5 Lessons We Can Learn From Japanese Web Design

Japan has its own particularities in terms of culture. As a result of several periods of isolation from the outside world, this millenarian civilisation has developed their own ways of expressing themselves through art, architecture and language. So it is understandable that this uniqueness has reflected in how they create websites.

If you have had the opportunity to take a look at some of the most popular Japanese websites, you have probably noticed how different they are when compared to what is generally created by most Western cultures, and by many others Eastern cultures as well. Their websites are colorful, chock-full of text and images, and look quite confusing and overwhelming to us. And yet, there are quite few things we can learn from them.

Lesson #1 – Information Matters

In Japan, it isn’t acceptable to take any risk caused by a lack of information. Businesses are expected to let their clients know absolutely everything about their products and services, from specs to warranty. Each aspect must be described, demonstrated and explained, so the customer will know exactly what they are buying. It isn’t acceptable to try to trick the client into hiding aspects of the product, or only letting them know something when they ask.


kakaku.com

Lesson Learned: Respect for the client is key. While we still don’t want to overwhelm the customer, all possible information about the product or service should be available somewhere on the web page, so that they can decide if they want to read further or not. To achieve this, you can add extra “Learn More” links to your website, or pages from where they can download PDFs with all of the products’ specs, for instance.

Lesson #2 – Details Matter

Japanese web design doesn’t follow the idea that “less is more“. There, the more elements you add to your website, the better it gets. You probably realize that this is a reflection of Japanese art, which are famous for their rich detail.


www.uniqlo.com/jp

Lesson Learned: Being attentive to detail is more than just proofreading your website and ensuring that all links are functional. It is about making sure that you have carefully considered each element individually, and ensuring that all of those elements add value to the reader or buyer.

Lesson #3 – Colours Matter

The Japanese love for for bright colors, can be seen everywhere, not only on their websites. Even if you have never been there, the image that you picture of the streets of Tokyo is probably full of tall buildings with fluorescent and blinky ads. In the land of the rising sun, colors matter, and they are essential to Japanese web design for creating engagement between businesses and customers.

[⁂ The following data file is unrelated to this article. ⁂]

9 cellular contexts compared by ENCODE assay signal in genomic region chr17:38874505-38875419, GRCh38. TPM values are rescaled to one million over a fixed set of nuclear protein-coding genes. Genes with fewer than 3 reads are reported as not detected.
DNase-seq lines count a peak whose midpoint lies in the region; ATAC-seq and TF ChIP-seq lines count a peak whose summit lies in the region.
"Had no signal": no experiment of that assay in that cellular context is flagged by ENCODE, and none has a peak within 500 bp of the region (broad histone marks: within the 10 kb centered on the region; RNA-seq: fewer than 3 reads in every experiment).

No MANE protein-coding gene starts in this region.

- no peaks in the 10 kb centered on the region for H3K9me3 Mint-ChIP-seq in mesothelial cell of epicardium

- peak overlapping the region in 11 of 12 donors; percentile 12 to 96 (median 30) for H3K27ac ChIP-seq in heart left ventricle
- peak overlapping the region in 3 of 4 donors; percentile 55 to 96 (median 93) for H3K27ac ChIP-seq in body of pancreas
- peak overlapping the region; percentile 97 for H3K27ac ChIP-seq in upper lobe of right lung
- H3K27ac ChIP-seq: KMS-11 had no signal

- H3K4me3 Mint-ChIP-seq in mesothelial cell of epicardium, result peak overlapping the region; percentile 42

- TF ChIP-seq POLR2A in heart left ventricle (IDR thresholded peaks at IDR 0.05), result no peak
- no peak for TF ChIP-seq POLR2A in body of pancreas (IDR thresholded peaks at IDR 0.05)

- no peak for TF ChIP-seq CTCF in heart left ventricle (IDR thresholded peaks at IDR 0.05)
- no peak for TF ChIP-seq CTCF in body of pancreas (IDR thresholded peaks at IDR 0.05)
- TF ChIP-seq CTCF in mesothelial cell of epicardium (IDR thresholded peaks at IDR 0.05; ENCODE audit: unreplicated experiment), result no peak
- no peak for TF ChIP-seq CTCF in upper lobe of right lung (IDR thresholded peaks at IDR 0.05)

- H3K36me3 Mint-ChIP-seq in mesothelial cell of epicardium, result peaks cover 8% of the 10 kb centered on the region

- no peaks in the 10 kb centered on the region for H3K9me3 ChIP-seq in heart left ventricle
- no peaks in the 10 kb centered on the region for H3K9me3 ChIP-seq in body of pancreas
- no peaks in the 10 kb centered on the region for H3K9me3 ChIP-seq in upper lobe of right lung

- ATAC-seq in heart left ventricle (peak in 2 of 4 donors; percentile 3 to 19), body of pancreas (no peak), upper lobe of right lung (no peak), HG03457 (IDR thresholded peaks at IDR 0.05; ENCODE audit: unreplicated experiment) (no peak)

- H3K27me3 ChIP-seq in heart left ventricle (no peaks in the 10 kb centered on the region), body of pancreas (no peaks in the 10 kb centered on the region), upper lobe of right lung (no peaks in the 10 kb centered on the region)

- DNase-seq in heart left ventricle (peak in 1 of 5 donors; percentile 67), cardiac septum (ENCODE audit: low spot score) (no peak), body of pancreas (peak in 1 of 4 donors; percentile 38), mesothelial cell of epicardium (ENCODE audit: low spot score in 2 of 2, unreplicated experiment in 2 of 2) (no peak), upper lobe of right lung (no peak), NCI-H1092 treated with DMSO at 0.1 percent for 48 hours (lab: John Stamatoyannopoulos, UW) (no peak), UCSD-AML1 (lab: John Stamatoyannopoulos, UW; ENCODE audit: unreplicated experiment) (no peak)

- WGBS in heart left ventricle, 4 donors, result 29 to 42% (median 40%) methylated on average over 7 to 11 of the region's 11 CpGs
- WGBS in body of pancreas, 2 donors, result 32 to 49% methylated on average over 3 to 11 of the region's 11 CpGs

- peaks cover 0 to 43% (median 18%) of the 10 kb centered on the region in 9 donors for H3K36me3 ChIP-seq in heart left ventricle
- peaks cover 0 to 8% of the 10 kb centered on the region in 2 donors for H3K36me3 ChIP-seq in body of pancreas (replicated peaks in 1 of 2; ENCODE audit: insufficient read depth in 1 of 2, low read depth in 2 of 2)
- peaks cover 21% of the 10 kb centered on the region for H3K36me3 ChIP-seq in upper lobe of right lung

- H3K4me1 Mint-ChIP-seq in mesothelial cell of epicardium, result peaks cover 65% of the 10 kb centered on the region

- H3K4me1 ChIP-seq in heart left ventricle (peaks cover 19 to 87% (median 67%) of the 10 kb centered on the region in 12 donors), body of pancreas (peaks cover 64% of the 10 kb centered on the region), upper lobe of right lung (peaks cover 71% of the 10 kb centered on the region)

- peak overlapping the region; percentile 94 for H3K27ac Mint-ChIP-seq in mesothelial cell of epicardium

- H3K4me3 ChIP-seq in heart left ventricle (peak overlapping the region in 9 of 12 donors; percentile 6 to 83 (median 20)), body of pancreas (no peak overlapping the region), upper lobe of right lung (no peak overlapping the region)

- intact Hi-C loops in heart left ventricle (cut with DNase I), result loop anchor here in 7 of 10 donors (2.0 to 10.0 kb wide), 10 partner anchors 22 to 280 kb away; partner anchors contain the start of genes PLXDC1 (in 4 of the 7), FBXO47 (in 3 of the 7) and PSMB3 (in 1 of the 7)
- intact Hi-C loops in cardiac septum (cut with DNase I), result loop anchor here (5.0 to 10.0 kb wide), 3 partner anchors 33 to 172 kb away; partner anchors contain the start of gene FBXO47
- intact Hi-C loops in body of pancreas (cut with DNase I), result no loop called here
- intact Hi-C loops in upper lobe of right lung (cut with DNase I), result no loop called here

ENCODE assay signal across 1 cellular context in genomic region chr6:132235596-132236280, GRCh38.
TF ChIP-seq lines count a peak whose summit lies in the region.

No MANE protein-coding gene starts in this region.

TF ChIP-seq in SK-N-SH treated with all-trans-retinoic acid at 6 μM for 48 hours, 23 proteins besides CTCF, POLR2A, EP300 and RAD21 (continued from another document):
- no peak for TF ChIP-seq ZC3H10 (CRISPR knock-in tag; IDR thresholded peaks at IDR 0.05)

honeyce.com

Lesson Learned: Colors aren’t there just to make your website beautiful. They can communicate and add subtle information. Plus, it is scientifically proven that colors can trigger emotions, so you should choose them wisely, and gain more knowledge about the psychology behind them – and not just their best combination.

Lesson #4 – Space Matters

Japan is an archipelago composed of 6,852 islands, but they altogether represent only 377,972,28 km2, with almost 130 million people living there. In other words, they have the 10th biggest population in the world while only the 62nd largest territory. These stats make it completely understandable why space is so important, and as a knock on effect, why Japanese websites look so overcrowded. Every pixel is used and used well, and they clearly know how to make the most of it.


www.takeopapershow.com

Lesson Learned: As a web designer, you should consider the importance of each pixel of your screen, and use it wisely.

Lesson #5 – Simplicity Matters

Despite using almost all available white space, the Japanese culture is fundumentally rooted in simplicity. So don’t be fooled by the vast number of elements that you can find on their websites. There web layouts may seem too much to our eyes, but all elements are there for a reason, and there really isn’t anything complicated about any of them. Each piece of content can be easily understood and consumed by their intended reader or buyer very easily.


hanamichiya.jp

Lesson Learned: Make it simple. People are very busy nowadays, and they don’t have the time or the patience to be rooting around for information. Improve your website’s user experience, and don’t try to add any non-essential features. This way, you will increase your traffic and the length of time that visitors will stay on your website.

Finished!

Even though Japanese web design seems so different to ours, it is possible to learn a lot from them. Japan does enjoy the 4th biggest GDP in the world (almost US$5 trillion), so rest assured that they do know how to conduct business, and build websites, effectively.

Comments

  • Mikołaj Śliwiński

    Most of Japanese websites I’ve seen had terrible UX and it was very hard to get a piece of essential information. It’s like “Let’s just throw all the information to one page. If visitor reads it all he knows!”.
    They are also unaware of responsive web design, even in the examples you mentioned.

  • Abraham Tugalov

    Maybe because you don’t understand Japanese?
    Arigato Godzaymas xD

  • Abraham Tugalov

    Nothing new is achieved, European and American design covers all this in essentials.

  • Sheldon Jones

    Many Japanese websites I’ve seen still present information in a similar fashion to Japanese print media. I just thought that it was because Japanese can read easily be vertically or horizontally. Vertical text is ideal for scrolling down a page. But honestly, I can’t be a good judge since reading Japanese is nigh impossible for me to do right now.